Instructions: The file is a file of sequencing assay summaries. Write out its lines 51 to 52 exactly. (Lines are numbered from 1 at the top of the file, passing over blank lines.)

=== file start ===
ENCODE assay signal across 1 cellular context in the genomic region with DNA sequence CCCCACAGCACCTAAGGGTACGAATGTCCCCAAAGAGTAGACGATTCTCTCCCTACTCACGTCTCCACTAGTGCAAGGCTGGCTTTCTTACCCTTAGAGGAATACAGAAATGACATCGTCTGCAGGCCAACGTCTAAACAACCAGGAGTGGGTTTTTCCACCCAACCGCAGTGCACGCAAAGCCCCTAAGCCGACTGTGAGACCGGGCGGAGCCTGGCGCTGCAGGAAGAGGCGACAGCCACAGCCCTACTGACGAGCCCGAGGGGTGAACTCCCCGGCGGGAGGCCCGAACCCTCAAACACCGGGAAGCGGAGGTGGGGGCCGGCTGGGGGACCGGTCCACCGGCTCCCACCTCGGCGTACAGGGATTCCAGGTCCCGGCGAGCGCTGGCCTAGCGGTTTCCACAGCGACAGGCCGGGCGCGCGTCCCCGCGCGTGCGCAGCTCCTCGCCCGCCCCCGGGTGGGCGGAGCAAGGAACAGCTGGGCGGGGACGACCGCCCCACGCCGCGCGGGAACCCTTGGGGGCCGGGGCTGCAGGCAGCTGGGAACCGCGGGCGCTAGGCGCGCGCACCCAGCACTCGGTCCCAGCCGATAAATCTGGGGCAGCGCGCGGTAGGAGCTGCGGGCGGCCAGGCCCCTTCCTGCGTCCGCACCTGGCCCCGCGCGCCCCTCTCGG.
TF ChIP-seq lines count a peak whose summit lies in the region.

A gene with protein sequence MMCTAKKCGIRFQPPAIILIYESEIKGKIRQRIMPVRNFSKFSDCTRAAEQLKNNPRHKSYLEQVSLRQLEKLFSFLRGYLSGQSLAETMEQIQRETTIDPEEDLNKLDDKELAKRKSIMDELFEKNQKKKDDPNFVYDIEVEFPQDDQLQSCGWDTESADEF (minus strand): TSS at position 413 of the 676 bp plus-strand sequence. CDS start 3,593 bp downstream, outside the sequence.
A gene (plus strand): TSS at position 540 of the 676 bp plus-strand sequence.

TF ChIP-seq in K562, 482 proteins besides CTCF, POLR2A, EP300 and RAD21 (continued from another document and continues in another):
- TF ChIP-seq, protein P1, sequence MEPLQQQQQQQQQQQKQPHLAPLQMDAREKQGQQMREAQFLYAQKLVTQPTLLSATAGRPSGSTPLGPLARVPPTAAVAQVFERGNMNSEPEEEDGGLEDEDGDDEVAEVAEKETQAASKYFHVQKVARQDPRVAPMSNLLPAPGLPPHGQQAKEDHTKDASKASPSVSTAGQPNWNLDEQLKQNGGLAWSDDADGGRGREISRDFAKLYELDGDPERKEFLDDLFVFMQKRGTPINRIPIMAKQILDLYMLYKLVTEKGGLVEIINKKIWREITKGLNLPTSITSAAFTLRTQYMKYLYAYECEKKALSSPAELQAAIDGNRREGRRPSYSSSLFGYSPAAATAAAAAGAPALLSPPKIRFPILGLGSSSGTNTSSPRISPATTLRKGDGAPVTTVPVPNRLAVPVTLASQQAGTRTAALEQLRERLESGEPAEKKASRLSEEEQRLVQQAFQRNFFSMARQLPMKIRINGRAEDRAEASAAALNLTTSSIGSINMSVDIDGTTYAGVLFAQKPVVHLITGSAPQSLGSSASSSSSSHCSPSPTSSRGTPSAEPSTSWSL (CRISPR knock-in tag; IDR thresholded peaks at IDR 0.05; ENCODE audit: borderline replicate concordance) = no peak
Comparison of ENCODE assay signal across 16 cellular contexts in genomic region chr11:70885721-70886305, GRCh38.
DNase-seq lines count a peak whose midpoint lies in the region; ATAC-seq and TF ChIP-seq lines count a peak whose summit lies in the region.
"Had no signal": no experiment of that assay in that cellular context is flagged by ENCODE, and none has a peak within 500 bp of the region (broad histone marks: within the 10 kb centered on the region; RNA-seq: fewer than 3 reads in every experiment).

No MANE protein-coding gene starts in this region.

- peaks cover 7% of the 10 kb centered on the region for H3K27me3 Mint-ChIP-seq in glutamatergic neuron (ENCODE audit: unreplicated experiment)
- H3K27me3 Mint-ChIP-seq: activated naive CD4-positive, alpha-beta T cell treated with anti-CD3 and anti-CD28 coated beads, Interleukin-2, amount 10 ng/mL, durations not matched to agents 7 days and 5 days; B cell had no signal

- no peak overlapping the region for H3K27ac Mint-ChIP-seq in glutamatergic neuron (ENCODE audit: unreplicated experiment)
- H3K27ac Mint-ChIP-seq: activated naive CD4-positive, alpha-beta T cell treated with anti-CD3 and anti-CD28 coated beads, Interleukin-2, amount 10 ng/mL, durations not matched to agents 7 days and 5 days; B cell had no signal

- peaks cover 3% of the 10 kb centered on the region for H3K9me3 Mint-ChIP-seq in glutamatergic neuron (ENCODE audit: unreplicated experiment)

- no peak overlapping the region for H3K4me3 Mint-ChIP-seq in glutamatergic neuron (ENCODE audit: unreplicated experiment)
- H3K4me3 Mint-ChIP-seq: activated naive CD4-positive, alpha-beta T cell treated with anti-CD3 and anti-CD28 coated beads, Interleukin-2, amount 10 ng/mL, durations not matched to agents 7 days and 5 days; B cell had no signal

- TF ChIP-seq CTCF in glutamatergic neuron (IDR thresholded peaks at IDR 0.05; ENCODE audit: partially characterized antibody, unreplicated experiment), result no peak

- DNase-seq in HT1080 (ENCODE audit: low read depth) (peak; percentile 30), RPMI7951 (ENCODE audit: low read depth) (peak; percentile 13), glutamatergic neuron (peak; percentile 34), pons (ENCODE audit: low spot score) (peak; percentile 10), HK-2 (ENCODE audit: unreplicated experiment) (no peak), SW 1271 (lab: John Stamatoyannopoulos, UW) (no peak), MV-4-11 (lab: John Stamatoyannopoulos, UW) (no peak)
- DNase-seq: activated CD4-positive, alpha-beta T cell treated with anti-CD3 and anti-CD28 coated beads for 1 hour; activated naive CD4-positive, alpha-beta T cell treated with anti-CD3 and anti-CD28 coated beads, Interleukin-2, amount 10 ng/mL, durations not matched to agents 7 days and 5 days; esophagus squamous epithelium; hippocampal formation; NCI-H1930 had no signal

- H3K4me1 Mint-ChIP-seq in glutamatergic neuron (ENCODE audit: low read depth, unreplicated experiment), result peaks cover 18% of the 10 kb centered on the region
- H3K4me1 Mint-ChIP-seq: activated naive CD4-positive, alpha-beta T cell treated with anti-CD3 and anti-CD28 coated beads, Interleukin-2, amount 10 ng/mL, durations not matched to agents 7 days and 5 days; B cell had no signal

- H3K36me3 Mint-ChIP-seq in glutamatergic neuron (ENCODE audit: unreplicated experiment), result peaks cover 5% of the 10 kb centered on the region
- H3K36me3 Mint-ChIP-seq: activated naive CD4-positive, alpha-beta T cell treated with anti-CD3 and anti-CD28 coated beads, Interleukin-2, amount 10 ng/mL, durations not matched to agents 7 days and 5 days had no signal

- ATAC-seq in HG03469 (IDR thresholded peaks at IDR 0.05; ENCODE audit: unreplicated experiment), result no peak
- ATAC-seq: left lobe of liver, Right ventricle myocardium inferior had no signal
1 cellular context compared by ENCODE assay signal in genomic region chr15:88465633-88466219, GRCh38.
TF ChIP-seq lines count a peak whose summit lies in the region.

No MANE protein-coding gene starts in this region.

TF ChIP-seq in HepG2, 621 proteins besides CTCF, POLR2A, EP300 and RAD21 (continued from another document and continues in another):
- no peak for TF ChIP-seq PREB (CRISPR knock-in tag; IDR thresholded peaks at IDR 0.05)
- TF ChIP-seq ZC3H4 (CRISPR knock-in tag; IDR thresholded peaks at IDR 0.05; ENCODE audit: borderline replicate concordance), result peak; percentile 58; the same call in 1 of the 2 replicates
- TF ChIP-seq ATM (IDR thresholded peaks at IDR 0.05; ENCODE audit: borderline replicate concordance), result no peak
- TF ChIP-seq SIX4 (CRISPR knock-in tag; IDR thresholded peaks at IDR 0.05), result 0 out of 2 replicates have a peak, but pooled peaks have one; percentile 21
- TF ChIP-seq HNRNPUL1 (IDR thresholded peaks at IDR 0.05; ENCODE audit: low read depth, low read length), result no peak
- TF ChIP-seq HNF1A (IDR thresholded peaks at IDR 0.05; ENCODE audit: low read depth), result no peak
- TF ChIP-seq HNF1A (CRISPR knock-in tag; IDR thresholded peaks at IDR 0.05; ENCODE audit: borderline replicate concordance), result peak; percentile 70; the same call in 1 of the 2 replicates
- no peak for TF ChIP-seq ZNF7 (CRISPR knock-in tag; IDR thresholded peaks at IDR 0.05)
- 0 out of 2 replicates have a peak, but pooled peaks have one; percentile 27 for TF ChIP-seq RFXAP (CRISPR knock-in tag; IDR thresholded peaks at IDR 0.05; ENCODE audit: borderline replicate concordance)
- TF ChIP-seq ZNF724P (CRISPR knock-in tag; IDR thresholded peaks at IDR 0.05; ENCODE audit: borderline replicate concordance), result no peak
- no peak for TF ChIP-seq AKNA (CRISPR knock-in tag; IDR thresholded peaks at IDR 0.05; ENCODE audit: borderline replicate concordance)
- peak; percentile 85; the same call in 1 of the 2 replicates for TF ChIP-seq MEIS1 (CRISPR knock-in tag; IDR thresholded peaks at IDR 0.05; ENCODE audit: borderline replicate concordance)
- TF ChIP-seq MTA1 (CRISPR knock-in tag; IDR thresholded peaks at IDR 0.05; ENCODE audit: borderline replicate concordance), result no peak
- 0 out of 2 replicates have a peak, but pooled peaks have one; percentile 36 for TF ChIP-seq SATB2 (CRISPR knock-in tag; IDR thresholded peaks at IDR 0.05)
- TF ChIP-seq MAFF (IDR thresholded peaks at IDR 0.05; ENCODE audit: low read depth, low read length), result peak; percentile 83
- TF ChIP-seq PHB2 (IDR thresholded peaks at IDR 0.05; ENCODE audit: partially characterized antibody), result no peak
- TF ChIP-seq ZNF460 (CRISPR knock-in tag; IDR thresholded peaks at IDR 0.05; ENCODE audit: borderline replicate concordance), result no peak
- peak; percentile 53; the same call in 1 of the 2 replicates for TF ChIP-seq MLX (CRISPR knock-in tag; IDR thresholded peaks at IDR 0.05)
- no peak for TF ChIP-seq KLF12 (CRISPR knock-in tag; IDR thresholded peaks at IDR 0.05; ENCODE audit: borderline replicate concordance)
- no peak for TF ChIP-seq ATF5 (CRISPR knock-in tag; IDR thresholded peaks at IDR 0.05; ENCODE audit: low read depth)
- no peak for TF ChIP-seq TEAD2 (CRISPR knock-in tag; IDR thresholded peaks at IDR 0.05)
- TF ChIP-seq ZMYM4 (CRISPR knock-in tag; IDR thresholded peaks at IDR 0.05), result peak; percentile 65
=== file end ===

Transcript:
- no peak for TF ChIP-seq TEAD2 (CRISPR knock-in tag; IDR thresholded peaks at IDR 0.05)
- TF ChIP-seq ZMYM4 (CRISPR knock-in tag; IDR thresholded peaks at IDR 0.05), result peak; percentile 65